Talulah Jones' Robin Lohre wins $65K in maid-service lawsuit over dog's death
Last year, Robin Lohre, the woman behind the much-loved boutique Talulah Jones, shared the story of why she had decided to file a lawsuit against a company called Posh Maids after she and her daughter, Imogene, returned home following a housecleaning to find their beloved dog, Ruthie, dead under the dining room table. The case is now over, with a judgment in Lohre's favor of $65,000 -- perhaps the largest of its kind in state history, her attorney says.
Lohre views the decision in a larger context. "It's not going to bring our dog back," she says. "But I do think it was just, because what happened affected my life on many levels. And it also sends a message that a dog's life is worth something -- worth a lot in our lives."
As we've reported, Ruthie, adopted in April 2010 at three months old, was a "shop dog" -- a regular at the boutique who charmed the customers she encountered -- as well as a close companion of Robin and Imogene. But tragedy struck last August, after Lohre purchased a Living Social coupon that offered a three-hour housecleaning for Posh Maids at the discount price of $49. A maid arrived at 10 a.m., and Lohre offered to take Ruthie with her. "The housecleaner said, 'Leave the dog. She'll be fine,'" Animal Law Center attorney Jennifer Edwards told us in October. "So my client gave very specific directions -- that the only door to use is the back door, because there was a mudroom attached, and you can close one door and put the dog in the kitchen while you go out, so she never would have exposure to the outside."
At about 12:22 p.m., Edwards went on, Lohre received a call from Posh Maids owner Miranda Pallone, who was named in the suit. Pallone allegedly told Lohre the job was done, having been finished in fewer than three hours because a second housecleaner had joined the first.
"Robin returned about forty minutes later with her daughter," Edwards said. "And Ruthie wasn't at the back door waiting, like she usually was. So Robin looked around for her, and discovered her lying under the dining-room table. And she realized she was deceased."
What happened? According to Edwards, Ruthie got outside and was hit by a car. Afterward, the maid thought the dog was fine and put her under the table rather than getting emergency care, leading to the grisly discovery made by Robin and Imogene, both of whom suffered months of anguish following the incident.
In a subsequent interview, Posh Maids' Pallone, who monitored the situation but was not at the house, told us that after being struck, Ruthie "seemed alive and well; there was no blood, no broken legs. She ran under the table and was growling and barking at them -- she wouldn't let the maids approach. It was an unstable situation, and I didn't want them to be bit, so I advised them to leave -- because what else could they do at that point? I told them, 'I'll contact the client, and if the client can't get there, I'll get in my car and go there myself.'"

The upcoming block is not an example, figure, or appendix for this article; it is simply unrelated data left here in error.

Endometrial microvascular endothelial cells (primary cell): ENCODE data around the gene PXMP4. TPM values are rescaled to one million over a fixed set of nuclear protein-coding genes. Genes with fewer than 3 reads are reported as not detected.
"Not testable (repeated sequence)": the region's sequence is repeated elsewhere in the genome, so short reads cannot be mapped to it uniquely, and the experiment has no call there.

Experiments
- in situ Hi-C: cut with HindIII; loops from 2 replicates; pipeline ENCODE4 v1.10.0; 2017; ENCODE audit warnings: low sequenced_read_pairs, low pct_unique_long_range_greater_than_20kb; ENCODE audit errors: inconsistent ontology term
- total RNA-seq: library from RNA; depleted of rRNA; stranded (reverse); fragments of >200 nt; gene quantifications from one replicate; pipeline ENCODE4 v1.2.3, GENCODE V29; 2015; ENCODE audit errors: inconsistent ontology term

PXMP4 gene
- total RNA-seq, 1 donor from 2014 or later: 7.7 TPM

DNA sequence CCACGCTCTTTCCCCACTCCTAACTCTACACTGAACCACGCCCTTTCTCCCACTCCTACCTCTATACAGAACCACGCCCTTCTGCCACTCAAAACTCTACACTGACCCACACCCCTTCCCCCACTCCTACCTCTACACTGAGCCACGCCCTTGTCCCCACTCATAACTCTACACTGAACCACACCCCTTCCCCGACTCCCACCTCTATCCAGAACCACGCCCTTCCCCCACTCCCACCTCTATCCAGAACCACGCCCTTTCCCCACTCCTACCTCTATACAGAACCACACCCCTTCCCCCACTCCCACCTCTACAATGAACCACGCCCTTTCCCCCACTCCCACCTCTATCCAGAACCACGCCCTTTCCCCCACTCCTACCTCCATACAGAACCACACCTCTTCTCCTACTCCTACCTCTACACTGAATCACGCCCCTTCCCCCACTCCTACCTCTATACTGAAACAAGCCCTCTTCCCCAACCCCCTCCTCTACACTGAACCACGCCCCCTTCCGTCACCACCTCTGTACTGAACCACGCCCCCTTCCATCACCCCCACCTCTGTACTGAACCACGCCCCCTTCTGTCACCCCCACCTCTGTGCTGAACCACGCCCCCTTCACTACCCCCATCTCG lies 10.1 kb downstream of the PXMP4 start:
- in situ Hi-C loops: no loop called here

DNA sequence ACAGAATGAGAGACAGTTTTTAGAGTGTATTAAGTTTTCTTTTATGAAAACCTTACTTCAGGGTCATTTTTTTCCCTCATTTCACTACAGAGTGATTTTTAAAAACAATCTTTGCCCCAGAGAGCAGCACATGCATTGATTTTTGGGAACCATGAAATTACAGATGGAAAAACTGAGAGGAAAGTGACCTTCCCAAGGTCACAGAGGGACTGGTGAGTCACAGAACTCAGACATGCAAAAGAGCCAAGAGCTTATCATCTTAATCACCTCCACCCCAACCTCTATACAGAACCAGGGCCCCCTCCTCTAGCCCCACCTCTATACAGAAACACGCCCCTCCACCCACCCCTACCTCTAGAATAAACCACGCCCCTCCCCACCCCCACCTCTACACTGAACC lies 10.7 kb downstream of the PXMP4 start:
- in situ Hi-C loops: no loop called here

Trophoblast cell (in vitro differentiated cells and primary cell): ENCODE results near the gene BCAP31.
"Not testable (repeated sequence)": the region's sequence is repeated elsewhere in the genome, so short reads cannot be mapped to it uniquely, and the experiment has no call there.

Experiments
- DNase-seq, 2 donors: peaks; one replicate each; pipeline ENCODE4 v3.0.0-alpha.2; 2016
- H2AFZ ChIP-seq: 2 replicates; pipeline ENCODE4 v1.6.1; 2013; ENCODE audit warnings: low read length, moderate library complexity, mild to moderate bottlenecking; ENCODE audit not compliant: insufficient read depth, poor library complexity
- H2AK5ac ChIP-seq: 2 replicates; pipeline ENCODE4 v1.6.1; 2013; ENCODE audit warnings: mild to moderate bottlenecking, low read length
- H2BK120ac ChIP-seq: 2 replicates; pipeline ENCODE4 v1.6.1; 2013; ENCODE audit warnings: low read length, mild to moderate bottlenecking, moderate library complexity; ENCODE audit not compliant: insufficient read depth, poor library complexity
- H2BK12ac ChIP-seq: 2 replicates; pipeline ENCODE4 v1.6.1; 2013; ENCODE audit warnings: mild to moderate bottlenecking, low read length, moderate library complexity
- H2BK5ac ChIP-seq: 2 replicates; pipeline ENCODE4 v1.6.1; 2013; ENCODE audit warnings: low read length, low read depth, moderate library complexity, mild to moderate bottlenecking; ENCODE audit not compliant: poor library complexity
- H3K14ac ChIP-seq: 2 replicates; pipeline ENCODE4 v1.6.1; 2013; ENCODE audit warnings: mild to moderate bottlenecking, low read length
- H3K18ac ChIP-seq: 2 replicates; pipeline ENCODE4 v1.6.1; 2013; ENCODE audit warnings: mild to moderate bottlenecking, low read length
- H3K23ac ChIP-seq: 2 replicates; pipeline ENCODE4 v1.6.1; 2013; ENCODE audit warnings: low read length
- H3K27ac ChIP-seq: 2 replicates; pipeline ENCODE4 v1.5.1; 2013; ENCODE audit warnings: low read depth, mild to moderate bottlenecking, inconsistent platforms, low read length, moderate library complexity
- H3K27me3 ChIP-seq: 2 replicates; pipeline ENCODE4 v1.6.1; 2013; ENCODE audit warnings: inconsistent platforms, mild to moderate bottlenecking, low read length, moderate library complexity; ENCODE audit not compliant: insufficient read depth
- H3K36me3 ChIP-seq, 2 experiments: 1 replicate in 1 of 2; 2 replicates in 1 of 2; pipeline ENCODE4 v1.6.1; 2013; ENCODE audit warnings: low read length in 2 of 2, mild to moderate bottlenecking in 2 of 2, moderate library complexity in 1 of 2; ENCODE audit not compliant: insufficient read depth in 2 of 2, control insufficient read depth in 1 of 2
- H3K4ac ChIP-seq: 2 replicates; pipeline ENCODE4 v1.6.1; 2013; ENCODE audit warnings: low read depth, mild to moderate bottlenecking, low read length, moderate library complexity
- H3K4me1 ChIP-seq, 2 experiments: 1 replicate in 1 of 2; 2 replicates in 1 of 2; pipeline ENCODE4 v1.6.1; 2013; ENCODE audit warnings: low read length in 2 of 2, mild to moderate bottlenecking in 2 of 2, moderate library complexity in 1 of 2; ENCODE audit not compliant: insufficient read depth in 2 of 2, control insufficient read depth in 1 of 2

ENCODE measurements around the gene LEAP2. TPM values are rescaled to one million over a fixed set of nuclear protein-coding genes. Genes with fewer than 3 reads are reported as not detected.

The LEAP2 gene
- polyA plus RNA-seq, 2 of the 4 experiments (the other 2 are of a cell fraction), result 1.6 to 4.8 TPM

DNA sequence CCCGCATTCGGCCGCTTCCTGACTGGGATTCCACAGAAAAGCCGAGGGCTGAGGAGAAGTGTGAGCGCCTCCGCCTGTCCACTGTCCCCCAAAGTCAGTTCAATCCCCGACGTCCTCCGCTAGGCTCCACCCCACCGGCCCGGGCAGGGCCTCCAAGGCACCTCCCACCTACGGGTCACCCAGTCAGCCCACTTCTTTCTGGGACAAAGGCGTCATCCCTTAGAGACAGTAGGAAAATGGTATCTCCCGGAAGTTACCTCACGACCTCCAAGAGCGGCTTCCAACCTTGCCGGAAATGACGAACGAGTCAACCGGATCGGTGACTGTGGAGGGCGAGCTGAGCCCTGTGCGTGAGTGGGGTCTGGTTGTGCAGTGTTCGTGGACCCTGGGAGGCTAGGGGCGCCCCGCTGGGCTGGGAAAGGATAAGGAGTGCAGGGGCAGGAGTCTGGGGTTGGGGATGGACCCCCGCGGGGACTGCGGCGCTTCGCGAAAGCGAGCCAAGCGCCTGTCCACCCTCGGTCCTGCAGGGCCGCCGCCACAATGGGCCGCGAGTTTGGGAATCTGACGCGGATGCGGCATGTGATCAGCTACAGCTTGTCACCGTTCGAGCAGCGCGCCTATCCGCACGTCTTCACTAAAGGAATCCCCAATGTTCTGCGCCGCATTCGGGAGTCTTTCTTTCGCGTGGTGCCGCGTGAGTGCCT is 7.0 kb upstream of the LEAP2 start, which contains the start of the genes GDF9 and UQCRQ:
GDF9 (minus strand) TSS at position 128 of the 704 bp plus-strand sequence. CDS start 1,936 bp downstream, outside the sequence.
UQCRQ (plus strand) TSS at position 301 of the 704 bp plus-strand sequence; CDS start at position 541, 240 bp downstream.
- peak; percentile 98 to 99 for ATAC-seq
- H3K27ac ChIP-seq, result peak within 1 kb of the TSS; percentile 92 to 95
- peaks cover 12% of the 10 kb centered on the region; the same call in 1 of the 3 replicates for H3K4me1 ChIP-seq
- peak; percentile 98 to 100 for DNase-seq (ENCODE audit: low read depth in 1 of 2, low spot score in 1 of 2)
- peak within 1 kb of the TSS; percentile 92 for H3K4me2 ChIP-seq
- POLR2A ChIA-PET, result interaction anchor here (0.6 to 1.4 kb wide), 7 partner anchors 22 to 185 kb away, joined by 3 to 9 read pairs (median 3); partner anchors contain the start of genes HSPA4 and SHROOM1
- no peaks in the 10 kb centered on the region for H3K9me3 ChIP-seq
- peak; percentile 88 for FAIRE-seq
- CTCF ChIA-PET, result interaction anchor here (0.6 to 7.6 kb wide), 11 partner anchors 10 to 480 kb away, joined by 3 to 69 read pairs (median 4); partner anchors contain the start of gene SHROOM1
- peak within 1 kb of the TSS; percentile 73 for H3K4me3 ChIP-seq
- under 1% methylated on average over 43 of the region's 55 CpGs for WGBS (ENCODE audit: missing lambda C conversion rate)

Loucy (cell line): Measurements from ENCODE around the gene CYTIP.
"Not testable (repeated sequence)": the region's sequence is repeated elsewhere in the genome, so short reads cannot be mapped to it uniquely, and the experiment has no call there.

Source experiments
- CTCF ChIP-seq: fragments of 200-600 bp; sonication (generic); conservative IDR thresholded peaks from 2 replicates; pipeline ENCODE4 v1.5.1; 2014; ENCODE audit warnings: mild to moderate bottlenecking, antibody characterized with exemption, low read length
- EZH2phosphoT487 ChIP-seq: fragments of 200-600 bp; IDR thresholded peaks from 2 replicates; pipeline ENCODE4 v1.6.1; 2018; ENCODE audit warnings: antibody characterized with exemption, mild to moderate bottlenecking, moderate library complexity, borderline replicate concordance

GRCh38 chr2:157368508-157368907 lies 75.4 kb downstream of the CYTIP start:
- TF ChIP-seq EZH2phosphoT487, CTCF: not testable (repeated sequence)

Pallone disputed Edwards's claim that nearly an hour passed before the situation was addressed, estimating the elapsed time as a matter of minutes. She added, "I truly believe in my heart of hearts that my employees acted responsibly, and the company acted responsibly -- that we all acted as humanely as possible."
Nonetheless, a Denver District Court judge ruled in Lohre's favor -- and Edwards thinks the $65,000 figure sets a new standard in such cases. "I can't find anything reported in Colorado that's any higher," she says.
She sees the amount as wholly justified by the facts of the case. "Part of what makes this so compelling is that Posh Maids left Ruthie to suffer and die, and she had to die alone. I know Robin suffered tremendously reliving that, wondering what Ruthie went through. And the judge also recognized that Ruthie had health insurance -- so they could have taken her to the vet and Posh Maids wouldn't have had to pay anything out of pocket to pay for her."
Robin and Ruthie.
The result is a ruling that she sees as "precedent setting" -- particularly given that pets are often treated the same as property by judges. In Edwards's view, "this court recognized that there was emotional distress for these people because of a non-human loss -- the loss of an animal. The judge recognized that when Ruthie was lost, they lost a member of the family."
Robin stresses the same point. "Absolutely dogs are members of the family," she says. "They can be the sweetest member of the family -- the one that brings everyone else together. They affect our lives in so many joyous ways."
No wonder, then, that she's adopted a new dog, Aloyisus, from the Denver Dumb Friends League. At first, Aloyisus was painfully shy, but with careful nurturing, he's become more gregarious and is following in the shop-dog tradition. "He loves to go to work," Lohre says -- and Imogene adores him.
In many ways, then, the judgment "brings things full circle," she feels. "It says that dogs are valued -- that this is an important thing."
Imogene and Ruthie together again.
A portrait of Ruthie.
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